December 17, 2014 / 5:30 PM / 4 years ago

South Carolina judge tosses conviction of black teen executed in 1944

CHARLESTON, S.C. (Reuters) - A South Carolina judge on Wednesday took the unusual step of vacating the 1944 conviction of a black 14-year-old boy, the youngest person executed in the United States in the past century, saying he did not receive a fair trial in the murders of two white girls.

George Stinney Jr appears in an undated police booking photo provided by the South Carolina Department of Archives and History. REUTERS/South Carolina Department of Archives and History/Handout

George Stinney Jr. was convicted by an all-white jury after a one-day trial and a 10-minute jury deliberation during a time when racial segregation prevailed in much of the United States.

Stinney died in the electric chair less than three months after the killings of Betty June Binnicker, 11, and Mary Emma Thames, 7.

In her ruling, Judge Carmen Tevis Mullen said she was not overturning the case on its merits, which scant records made nearly impossible to relitigate, but on the failure of the court to grant Stinney a fair trial.

She said few or no defense witnesses testified and that it was “highly likely” that Stinney’s confession to white police officers was coerced.

“From time to time we are called to look back to examine our still-recent history and correct injustice where possible,” she wrote. “I can think of no greater injustice than a violation of one’s constitutional rights, which has been proven to me in this case by a preponderance of the evidence standard.”

The girls disappeared on March 23, 1944, after leaving home in the small mill town of Alcolu on their bicycles to look for wildflowers. They were found the next morning in a ditch, their skulls crushed.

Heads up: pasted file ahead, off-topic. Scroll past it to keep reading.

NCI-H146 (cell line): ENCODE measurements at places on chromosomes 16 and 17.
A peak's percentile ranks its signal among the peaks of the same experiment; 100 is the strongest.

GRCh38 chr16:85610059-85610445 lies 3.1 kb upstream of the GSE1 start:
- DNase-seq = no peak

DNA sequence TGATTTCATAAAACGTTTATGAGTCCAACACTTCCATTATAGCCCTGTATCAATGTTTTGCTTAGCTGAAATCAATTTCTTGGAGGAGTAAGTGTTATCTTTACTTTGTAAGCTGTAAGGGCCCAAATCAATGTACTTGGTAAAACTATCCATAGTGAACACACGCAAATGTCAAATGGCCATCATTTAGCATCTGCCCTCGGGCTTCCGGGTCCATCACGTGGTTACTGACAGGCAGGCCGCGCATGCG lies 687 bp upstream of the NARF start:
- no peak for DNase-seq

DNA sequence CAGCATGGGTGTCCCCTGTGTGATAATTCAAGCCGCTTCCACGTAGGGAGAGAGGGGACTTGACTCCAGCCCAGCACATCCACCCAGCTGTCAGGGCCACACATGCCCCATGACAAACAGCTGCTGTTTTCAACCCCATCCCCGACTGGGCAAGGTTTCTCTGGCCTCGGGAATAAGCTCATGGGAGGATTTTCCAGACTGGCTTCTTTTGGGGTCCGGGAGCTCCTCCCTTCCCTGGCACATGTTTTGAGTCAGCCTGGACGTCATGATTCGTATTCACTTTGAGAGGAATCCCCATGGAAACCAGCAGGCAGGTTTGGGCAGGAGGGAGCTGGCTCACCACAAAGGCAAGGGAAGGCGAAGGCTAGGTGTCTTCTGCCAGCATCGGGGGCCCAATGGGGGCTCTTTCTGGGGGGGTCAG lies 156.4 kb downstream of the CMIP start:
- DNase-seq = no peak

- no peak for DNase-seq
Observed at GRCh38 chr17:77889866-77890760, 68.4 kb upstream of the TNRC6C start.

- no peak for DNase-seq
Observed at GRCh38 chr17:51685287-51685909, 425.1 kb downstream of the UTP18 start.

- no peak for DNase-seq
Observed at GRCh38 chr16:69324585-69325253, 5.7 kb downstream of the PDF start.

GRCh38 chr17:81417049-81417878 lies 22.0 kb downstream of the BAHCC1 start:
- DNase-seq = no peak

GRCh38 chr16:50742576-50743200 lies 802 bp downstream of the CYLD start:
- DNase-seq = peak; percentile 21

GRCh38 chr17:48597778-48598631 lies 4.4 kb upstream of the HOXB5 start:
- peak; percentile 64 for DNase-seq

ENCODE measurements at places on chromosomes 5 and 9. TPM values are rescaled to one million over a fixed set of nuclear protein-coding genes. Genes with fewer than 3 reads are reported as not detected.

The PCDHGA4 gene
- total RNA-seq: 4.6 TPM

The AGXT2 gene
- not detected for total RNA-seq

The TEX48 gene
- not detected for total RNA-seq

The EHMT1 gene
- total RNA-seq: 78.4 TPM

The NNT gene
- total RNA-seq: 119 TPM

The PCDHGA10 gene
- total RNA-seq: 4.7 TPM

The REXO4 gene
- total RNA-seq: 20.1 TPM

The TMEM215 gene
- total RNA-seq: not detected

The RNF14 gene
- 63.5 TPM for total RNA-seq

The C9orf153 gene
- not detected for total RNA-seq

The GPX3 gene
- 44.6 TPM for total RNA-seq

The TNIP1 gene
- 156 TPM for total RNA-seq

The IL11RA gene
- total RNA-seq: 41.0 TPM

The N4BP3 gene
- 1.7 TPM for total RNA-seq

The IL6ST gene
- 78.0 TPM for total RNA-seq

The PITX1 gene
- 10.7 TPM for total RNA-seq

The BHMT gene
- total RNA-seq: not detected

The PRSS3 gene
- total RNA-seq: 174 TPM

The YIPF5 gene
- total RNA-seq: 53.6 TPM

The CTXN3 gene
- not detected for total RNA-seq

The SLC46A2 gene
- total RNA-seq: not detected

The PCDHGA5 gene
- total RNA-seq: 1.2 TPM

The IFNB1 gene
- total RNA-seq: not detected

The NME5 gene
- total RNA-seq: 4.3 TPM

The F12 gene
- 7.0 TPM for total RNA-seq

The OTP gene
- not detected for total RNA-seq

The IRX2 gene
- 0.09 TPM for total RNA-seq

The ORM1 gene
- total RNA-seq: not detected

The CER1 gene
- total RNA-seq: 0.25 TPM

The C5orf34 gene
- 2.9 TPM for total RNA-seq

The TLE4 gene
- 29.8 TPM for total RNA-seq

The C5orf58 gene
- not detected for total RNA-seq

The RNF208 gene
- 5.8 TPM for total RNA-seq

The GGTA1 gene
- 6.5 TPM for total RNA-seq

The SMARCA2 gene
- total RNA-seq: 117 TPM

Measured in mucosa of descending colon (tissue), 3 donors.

Stinney was taken into custody that day and confessed within hours, according to Mullen’s ruling.

Last year, members of Stinney’s family petitioned for a new trial. His sister, Amie Ruffner, 77, testified in a January hearing that he could not have killed the girls because he had been with her on that day.

Citing the lack of a transcript from the original trial, no surviving physical evidence and only a handful of official documents, Mullen ruled instead to overturn the conviction outright.

Ruffner and two other surviving siblings of Stinney, who were run out of town shortly after his arrest, were pleased with the outcome, said Stinney family attorney Matthew Burgess.

“This is something that’s been weighing on them for seven decades now,” he said. “They are happy to hear that their brother has been exonerated.”

Prosecutors, who had opposed a new trial, were not immediately available for comment.

Reporting by Harriet McLeod; Editing by Jonathan Kaminsky, Cynthia Johnston and Bill Trott

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